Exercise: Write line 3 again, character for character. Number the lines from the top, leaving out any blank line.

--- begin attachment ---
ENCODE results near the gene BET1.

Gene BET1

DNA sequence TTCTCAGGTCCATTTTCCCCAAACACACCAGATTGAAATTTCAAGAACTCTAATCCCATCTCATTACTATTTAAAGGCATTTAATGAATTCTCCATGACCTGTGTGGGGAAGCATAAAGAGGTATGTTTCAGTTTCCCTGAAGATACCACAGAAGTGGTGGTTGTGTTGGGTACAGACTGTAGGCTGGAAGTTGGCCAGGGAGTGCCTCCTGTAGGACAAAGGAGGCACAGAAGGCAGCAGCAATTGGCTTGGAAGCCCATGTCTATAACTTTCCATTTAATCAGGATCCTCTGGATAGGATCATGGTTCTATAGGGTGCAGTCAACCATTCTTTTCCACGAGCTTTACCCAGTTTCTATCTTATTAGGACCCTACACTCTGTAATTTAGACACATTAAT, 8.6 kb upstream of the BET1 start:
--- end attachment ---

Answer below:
DNA sequence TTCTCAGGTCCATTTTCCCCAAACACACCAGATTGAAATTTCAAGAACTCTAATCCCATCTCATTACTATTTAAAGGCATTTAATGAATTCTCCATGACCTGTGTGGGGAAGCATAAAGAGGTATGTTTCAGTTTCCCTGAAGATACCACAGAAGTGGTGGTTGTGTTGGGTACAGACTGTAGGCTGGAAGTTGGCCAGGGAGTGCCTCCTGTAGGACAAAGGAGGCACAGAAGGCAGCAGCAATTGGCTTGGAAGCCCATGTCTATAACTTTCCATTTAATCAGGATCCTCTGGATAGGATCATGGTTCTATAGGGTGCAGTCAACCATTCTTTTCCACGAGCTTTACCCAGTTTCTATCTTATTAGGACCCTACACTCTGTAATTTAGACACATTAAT, 8.6 kb upstream of the BET1 start: